February 1993
Volume 34, Issue 2
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Articles  |   February 1993
Eyelid opening induces expression of a glycocalyx glycoprotein of rat ocular surface epithelium.
Author Affiliations
  • H Watanabe
    Cornea Unit, Schepens Eye Research Institute, Boston, Massachusetts 02114.
  • A S Tisdale
    Cornea Unit, Schepens Eye Research Institute, Boston, Massachusetts 02114.
  • I K Gipson
    Cornea Unit, Schepens Eye Research Institute, Boston, Massachusetts 02114.
Investigative Ophthalmology & Visual Science February 1993, Vol.34, 327-338. doi:
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    • Get Citation

      H Watanabe, A S Tisdale, I K Gipson; Eyelid opening induces expression of a glycocalyx glycoprotein of rat ocular surface epithelium.. Invest. Ophthalmol. Vis. Sci. 1993;34(2):327-338.

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Abstract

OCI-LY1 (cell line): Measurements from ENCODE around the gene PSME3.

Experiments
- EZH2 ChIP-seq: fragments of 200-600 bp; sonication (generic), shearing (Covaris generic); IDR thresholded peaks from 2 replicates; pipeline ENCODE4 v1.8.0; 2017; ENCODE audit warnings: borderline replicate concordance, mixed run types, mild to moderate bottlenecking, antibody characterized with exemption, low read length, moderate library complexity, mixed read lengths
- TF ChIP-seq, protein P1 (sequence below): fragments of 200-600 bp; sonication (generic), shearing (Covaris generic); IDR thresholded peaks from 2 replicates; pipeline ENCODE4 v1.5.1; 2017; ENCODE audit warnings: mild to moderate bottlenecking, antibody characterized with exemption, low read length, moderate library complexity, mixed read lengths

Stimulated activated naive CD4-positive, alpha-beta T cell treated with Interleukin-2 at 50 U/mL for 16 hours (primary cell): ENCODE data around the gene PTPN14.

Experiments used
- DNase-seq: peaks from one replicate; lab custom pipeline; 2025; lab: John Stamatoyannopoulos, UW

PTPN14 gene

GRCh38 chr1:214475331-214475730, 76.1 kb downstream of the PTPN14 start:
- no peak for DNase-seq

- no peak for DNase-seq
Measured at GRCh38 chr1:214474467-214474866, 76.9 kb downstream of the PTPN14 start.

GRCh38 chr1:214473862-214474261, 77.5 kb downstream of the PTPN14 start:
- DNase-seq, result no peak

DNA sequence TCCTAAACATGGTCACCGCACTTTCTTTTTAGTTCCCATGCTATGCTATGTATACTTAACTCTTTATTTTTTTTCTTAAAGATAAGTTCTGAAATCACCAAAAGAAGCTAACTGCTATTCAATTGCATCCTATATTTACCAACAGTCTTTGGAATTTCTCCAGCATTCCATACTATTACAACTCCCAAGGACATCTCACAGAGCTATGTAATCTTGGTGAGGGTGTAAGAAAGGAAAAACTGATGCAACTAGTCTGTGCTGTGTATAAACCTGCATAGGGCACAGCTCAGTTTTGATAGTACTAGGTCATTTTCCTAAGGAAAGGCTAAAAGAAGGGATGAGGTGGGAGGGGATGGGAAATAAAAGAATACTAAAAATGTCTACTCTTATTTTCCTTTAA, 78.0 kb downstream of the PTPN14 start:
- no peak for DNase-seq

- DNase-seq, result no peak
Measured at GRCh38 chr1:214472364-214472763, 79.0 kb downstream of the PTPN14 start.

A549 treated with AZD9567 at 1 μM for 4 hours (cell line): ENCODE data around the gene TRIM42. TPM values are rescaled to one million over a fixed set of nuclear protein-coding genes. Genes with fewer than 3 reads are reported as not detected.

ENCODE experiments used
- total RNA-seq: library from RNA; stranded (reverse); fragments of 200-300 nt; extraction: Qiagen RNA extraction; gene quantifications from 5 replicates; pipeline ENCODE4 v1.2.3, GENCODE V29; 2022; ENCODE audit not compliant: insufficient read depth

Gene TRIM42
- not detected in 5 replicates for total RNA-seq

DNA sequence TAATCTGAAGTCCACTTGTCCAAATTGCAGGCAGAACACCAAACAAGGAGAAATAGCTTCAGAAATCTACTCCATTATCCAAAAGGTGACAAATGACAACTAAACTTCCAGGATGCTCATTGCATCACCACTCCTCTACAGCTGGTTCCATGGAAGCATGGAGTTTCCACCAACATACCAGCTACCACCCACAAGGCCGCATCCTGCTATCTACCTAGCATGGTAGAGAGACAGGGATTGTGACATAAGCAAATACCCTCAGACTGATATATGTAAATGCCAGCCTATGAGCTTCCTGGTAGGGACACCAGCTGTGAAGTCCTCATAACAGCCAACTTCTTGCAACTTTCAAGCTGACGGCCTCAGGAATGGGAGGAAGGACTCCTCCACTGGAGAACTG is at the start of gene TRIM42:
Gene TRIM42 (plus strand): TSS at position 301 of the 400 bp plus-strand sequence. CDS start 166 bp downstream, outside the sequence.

PURPOSE: We previously characterized a monoclonal antibody against a glycoprotein of rat ocular surface glycocalyx (ROSG). This monoclonal antibody recognizes a carbohydrate epitope on a glycoprotein expressed in apical cells of the differentiated ocular surface epithelium. Our goal was to determine the developmental appearance of the ROSG glycoprotein. METHODS: We localized the antigen immunohistochemically and immunocytochemically in newborn (day 1) rats and in rats 2-5, 7, and 11-15 days after birth. RESULTS: Before eyelid opening (days 12-14), the ROSG antigen was localized in the palpebral conjunctiva near the lid margin. The binding extended to layers of the subapical flattened cells. However, the antigen was not found in the corneal epithelium while the eyelid remained closed. In contrast, at the first day of eyelid opening (days 12-15), the antigen was present contiguously in several cell layers from the eyelid margin along the entire ocular surface, including the corneal epithelium. Thus, the binding pattern seen upon eyelid opening was similar to that of adult rats. The phenomenon of appearance of the glycoprotein upon eyelid opening was further demonstrated in rats with asynchronous eyelid opening. Artificial, premature eyelid opening at days 8-11 also induced the expression of the antigen along the entire ocular surface epithelium, similar to the binding in naturally opened eyes. CONCLUSION: Eyelid opening may induce glycosylation or expression of a glycocalyx component that we hypothesize to be involved in mucin spread.

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